“They might be, “said Lars, “but what if one carboy is a little closer to the radiator downstairs and gets just a little bit hotter? What if light from the window falls on one of the carboys for an hour or so during the day, but not the other? There are a lot of ways the two could experience different conditions, you’ll just have try to eliminate every little difference.”
Just then, Sven has a thought. “Hey,” he says, “Black Labs yeast comes in a
35 mL tube, while Zyeast comes in a 125 mL smack pack — won’t that affect our experiment?”
“It could,” said Lars, “but maybe you could eliminate, or at least minimize, that difference by making four yeast starters.”
“OK,” said Ole,” That sounds like a plan — are we set? I’ll brew the beers and give them a taste, with a little help from Sven, and we’ll see that Black Labs really is the best!”
At this point, Ole’s wife Lena chimes in. “You know Ole,” she said, “You already have a strong preference for Black Labs, isn’t that right?”
“Ya sure, you betcha. I always bet on Black,” replied Ole.
“Perhaps then, you aren’t the best candidate to both brew and judge the beers. You’d have many opportunities to consciously or unconsciously influence the experiment.”
“How so?” asked Ole.
“Well, if you knew which carboys had which yeast, you might give the Black Labs a little extra attention because you ‘know’ that it contains the best beer. And, of course, if you knew which two beers were the Black Labs beers, you might — consciously or unconsciously — judge the Zyeast beers unfairly.”
“But,” said Ole, “Sven doesn’t have time to do the experiment. So, where does that leave us?”
“Well,” said Lena, “maybe Sven could make the four yeast starters and label them so that you won’t know which is which. That way, when you brew the beer, you won’t have an opportunity to play favorites. Then, once the beers are ready, you could taste them first, and only get the code from Sven after you’ve written down your conclusions.”
“You could also send the beers to a few different homebrew contests and bring them to a homebrew club meeting to get other people’s opinions,” said Lars.
Is it a plan?
OK, so let’s leave BYOzarro World and discuss their planned approach. As it stands, it’s a fairly decent experiment that could yield useful results (although, as we’ll see, that’s not guaranteed). In their experiment, the null hypothesis is that the two yeast strains cannot be distinguished by the experiment. Ole, however, thinks there may be a difference between the two yeast strains. In the lingo, this is called the alternative hypothesis.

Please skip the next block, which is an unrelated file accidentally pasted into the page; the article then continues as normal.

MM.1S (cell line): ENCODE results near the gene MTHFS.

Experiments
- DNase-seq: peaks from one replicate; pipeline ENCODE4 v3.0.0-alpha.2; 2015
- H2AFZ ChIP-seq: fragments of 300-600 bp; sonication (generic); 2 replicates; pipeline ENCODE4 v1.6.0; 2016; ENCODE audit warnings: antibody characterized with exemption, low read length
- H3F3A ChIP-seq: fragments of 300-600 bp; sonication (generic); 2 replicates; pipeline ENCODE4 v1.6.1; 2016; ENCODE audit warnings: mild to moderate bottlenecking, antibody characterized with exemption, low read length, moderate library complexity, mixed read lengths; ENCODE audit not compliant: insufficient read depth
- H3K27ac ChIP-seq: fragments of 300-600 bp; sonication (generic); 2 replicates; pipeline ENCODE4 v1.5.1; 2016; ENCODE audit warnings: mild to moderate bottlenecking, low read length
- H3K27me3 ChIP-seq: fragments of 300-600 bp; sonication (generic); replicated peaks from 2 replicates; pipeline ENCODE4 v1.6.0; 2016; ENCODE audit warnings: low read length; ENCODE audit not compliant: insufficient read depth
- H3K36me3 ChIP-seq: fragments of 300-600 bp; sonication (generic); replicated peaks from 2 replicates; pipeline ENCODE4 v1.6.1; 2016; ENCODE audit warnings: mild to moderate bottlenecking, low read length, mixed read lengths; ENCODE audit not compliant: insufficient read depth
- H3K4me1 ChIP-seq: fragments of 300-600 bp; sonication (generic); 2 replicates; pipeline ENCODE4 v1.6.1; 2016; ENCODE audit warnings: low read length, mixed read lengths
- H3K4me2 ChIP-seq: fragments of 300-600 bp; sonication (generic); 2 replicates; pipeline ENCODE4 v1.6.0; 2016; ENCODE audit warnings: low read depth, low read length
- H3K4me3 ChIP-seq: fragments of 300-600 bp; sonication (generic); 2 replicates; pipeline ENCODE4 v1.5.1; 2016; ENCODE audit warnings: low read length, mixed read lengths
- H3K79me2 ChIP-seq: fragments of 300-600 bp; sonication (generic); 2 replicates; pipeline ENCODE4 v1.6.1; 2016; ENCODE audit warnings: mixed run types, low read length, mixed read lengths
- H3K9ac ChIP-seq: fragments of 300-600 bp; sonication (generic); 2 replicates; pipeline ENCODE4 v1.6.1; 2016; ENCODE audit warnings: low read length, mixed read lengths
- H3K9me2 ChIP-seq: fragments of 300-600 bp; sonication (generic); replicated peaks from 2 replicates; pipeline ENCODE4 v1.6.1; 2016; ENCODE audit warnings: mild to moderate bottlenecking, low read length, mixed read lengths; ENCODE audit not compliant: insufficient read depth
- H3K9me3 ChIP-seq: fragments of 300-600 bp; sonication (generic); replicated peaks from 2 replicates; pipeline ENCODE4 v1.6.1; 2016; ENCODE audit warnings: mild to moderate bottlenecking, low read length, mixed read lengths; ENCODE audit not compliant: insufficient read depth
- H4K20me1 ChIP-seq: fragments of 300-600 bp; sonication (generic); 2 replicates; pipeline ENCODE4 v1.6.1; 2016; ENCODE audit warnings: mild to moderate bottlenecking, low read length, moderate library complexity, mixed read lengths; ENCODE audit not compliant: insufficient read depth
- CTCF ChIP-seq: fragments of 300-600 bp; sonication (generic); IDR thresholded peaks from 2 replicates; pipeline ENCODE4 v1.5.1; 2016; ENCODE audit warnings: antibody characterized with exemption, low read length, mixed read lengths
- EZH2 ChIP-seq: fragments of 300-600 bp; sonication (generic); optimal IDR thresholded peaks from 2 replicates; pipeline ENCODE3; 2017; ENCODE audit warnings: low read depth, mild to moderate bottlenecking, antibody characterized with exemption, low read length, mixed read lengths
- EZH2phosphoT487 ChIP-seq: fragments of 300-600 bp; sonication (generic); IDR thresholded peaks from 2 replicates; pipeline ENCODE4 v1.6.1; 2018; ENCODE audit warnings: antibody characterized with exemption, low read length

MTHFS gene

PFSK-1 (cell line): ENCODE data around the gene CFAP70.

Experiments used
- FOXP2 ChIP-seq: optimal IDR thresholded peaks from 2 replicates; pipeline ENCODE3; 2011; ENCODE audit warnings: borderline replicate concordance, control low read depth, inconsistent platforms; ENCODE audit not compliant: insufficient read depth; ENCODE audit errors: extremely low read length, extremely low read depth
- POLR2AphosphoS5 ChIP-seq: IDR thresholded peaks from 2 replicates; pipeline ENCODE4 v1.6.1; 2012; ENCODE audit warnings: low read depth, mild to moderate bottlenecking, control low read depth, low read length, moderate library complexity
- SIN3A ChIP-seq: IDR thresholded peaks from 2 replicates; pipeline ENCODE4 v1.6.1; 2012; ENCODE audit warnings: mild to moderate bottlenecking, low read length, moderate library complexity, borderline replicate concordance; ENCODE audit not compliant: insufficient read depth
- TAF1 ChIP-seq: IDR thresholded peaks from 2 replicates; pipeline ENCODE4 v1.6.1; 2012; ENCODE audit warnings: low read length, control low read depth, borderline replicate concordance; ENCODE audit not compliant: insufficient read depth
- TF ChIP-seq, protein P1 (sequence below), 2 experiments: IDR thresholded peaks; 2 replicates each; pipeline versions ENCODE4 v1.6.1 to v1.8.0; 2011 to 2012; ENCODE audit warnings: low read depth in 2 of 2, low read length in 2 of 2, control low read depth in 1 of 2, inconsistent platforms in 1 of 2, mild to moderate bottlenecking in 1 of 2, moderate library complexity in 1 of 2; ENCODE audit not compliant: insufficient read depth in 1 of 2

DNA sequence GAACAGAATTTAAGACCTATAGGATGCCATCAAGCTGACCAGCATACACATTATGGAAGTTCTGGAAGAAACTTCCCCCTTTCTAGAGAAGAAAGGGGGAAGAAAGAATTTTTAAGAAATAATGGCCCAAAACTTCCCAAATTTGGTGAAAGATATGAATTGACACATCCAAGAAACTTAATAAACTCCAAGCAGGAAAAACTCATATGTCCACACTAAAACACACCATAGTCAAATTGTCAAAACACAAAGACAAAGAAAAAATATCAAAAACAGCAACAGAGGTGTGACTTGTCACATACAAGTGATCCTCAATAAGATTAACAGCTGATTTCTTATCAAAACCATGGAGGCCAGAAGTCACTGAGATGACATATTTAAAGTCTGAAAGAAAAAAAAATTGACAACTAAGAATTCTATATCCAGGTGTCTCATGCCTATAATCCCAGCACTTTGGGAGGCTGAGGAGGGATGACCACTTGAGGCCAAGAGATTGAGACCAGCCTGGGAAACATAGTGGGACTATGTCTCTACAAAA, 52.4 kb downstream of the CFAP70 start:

Ole and Sven are definitely on the right track in their experimental design. They have eliminated most of the major differences between their four planned trials (the four carboys of traditional Norwegian ale). Splitting the wort means that the four yeast samples are working on wort made from the same recipe, on the same equipment by the same brewer. Of course, there still could be some differences between these trials. One of the carboys could be contaminated, the fill levels and degree of aeration might not all be exactly equal and — unless they counted their yeast — the pitching rate might vary. Would any of these make a difference? Maybe so, maybe not, but — when designing an experiment — scientists try to make everything the same between trials so they don’t need to speculate about which differences might have an effect. Still, if reasonable care were taken to treat all four carboys equally, differences between the two strains should be detected, if they existed.
One very positive aspect of their experimental plan is that there are four independent trials — each yeast strain is used twice so they can see if their experimental results are repeatable. But is four trials enough to test between two yeast strains? The answer is . . . maybe. If the differences in performance between the two strains were fairly large, and the differences between batches made with the same yeast were fairly small, Ole and Sven may probably be able to detect a difference between the strains. However, if the differences between the strains were small, and the variability among tests of the same strain were fairly large, Ole and Sven might have to brew many, many batches of ale before a clear difference emerges. (To determine how many batches they would need and when the data suggested that there was a difference, the two would have to learn about statistics.)
In this experiment, Ole’s wife proposed that the experiment be conducted blind — without Ole knowing which trial contained which yeast — because of Ole’s known affinity for Black Labs yeast. Most scientific experiments, however, are not done blind. As a practical matter, most homebrewers performing experiments will likely perform and judge their own experiment. The availability of homebrew contests, however, at least allows that some comparison between beers can be made blindly. (However, you can’t request specific data from a homebrew contest. For example, if you wanted to compare diacetyl levels in four experimental trials, you couldn’t instruct the judges to compare the diacetyl level for your four ales.)
Finally, it should be possible to collect “hard” numerical data for most experiments, in addition to subjective observations (i.e. taste and smell). For example, Ole could record how long it took each carboy to show signs of fermentation. Likewise, he could record the specific gravity (and pH) of the wort each day until fermentation was complete.
Science needs you!
Chris Colby has a PhD in biology from Boston University. He also has several cats.